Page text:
More than 5.6 million children are at high risk of contracting waterborne diseases, such as cholera and diarrhoea infections, in conflict-affected areas of countries around Lake Chad as rainy seasons begin, the United Nations Children’s Fund, UNICEF warned on Saturday.
“Unsafe water, inadequate sanitation and poor hygiene conditions can lead to cholera outbreaks and to Hepatitis E, a deadly disease for pregnant women and their babies, while standing water pools can attract malaria-carrying mosquitoes. Staving off disease is our top priority,” Marie Pierre Poirier, UNICEF Regional Director for West and Central Africa said.
In Diffa region of Niger, over 150,000 people live in makeshift tents and will be exposed to the heavy rains that are expected very soon.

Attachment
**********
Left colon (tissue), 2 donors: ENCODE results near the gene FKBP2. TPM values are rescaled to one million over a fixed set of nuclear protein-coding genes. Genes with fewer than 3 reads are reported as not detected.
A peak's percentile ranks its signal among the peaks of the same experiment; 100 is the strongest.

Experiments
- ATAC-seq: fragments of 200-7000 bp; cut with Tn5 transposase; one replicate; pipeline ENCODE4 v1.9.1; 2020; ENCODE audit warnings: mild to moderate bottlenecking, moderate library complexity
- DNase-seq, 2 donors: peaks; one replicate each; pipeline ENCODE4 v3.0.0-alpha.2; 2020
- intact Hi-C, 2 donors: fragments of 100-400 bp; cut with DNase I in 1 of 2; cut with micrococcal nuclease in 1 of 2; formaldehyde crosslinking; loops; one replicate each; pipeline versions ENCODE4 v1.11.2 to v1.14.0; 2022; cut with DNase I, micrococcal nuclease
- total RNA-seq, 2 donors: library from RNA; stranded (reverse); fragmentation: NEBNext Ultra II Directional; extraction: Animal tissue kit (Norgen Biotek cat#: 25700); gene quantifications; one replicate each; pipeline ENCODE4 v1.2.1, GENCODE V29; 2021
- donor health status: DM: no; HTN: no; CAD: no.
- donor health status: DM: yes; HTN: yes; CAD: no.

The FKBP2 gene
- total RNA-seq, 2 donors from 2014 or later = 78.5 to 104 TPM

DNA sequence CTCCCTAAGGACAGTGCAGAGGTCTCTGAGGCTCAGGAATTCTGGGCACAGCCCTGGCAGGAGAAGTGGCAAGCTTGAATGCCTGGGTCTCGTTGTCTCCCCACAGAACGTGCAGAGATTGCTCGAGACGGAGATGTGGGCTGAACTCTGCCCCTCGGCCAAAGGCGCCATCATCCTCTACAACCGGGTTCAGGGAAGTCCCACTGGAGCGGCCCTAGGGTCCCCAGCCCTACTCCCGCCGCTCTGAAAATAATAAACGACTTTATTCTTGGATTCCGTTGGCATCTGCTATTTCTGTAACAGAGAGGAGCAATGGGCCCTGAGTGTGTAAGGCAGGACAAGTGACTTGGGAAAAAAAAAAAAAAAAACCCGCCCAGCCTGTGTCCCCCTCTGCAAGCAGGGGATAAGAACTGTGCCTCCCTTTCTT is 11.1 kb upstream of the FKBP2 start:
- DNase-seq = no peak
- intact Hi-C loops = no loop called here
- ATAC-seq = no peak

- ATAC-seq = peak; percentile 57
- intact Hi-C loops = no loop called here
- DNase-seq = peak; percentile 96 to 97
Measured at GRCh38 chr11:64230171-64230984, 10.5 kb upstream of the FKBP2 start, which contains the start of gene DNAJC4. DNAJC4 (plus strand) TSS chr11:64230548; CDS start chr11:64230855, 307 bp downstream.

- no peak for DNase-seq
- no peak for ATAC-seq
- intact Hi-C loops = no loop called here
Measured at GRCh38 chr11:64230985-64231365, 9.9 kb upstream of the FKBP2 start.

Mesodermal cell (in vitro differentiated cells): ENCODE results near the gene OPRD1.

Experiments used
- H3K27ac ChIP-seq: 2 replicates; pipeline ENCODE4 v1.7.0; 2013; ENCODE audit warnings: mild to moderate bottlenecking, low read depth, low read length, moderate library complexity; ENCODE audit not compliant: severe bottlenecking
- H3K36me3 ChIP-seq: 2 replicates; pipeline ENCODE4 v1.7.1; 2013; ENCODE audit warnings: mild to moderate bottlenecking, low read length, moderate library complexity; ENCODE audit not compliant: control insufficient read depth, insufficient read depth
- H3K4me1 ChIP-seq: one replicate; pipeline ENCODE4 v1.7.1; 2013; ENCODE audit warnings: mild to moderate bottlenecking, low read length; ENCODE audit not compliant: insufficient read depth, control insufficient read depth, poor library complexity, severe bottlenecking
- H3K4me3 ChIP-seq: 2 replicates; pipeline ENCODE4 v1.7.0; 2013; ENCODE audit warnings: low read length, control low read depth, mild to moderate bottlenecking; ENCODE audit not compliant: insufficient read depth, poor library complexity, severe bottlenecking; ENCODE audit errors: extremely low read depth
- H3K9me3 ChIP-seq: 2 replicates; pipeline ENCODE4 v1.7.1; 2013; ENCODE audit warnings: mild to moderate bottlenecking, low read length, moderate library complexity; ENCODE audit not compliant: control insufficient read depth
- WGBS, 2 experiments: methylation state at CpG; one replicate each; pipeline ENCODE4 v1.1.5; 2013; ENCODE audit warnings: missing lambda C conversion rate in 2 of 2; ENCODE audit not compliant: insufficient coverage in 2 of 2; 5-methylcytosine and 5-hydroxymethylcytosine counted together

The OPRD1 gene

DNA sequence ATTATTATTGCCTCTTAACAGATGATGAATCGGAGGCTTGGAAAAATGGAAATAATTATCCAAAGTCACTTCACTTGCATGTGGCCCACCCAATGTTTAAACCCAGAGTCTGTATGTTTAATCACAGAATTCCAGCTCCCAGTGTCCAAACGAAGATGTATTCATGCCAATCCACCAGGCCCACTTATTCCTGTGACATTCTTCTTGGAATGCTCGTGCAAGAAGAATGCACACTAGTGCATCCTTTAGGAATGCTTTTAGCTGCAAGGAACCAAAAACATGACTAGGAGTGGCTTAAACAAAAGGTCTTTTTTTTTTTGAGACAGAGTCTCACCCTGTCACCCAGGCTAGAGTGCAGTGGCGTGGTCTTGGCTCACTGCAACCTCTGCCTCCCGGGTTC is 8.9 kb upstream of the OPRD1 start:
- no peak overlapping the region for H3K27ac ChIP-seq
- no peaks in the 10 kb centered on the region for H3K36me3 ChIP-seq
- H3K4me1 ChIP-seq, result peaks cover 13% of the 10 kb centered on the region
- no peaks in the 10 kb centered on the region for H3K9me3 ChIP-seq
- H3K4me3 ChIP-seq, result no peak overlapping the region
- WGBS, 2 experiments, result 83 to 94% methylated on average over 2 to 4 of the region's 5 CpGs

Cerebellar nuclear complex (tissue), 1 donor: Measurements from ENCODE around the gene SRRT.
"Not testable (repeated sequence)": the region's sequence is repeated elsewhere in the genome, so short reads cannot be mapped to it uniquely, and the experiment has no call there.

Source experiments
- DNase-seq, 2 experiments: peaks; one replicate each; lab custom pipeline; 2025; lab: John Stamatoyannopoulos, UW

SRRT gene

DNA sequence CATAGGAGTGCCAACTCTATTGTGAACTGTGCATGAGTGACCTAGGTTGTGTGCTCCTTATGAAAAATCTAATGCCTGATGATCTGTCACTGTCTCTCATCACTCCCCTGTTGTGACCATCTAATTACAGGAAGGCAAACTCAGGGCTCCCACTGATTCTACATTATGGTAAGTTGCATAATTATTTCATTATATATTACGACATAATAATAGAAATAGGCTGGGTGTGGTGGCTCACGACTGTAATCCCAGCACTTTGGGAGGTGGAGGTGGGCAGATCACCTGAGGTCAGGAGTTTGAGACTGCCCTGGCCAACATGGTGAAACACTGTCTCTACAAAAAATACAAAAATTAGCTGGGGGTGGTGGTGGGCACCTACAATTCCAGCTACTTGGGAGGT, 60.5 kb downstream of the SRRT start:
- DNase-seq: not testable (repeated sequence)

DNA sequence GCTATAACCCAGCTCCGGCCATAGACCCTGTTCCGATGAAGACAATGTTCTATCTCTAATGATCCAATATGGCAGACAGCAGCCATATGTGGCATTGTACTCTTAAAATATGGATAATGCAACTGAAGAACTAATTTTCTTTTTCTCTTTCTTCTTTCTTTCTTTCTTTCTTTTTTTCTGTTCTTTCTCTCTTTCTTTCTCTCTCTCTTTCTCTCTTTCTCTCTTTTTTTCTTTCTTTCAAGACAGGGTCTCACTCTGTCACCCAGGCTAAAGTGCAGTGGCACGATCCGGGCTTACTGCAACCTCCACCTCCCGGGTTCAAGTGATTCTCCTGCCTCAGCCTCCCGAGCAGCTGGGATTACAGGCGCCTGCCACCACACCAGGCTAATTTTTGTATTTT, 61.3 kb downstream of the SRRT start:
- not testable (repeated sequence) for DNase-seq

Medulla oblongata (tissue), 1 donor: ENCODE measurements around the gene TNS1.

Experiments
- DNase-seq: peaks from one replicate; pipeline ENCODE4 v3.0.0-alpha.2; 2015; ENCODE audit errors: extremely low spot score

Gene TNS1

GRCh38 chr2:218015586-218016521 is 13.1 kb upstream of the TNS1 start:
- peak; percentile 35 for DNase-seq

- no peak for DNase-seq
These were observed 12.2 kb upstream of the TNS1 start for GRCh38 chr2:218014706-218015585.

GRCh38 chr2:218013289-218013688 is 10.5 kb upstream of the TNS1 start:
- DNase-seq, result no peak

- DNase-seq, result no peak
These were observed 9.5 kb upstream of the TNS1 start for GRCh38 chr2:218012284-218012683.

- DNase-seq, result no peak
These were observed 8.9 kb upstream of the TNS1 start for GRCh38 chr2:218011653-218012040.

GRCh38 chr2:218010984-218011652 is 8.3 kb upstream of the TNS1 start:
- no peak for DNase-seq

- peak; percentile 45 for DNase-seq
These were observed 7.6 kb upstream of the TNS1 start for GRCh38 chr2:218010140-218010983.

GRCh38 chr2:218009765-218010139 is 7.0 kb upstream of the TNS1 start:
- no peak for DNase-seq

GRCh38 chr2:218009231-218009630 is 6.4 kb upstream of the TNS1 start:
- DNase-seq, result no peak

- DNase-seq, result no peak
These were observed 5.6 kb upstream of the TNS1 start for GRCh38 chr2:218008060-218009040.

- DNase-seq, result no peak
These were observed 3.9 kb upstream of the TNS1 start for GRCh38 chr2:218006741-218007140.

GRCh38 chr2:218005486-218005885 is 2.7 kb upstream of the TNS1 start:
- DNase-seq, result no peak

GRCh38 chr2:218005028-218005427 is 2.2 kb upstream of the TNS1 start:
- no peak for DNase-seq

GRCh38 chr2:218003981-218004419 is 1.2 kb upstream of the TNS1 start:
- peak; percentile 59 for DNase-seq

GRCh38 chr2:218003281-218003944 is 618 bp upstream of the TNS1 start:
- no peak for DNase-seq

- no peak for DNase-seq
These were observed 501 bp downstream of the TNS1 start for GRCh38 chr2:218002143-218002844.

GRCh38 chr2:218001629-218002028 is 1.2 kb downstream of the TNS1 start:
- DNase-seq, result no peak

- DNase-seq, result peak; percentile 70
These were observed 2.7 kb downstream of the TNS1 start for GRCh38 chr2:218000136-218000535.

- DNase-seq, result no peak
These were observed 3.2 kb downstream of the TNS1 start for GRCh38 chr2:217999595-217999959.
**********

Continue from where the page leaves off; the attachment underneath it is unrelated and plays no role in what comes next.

Security concerns have also been raised after UNICEF claimed it was difficult to supply basic amenities to the refugees. Poor state of the roads have also hindered transportation further limiting humanitarian access.
UNICEF said they are working with its partners across the Lake Chad region, in communities at higher risk of cholera outbreaks to teach families about the effects of the disease and practical steps like hand washing to help avoid infection.
While in Niger, Cameroon and Chad, essential drugs and bars of soap have been prepositioned in warehouses close to IDP camps in case of a cholera outbreak.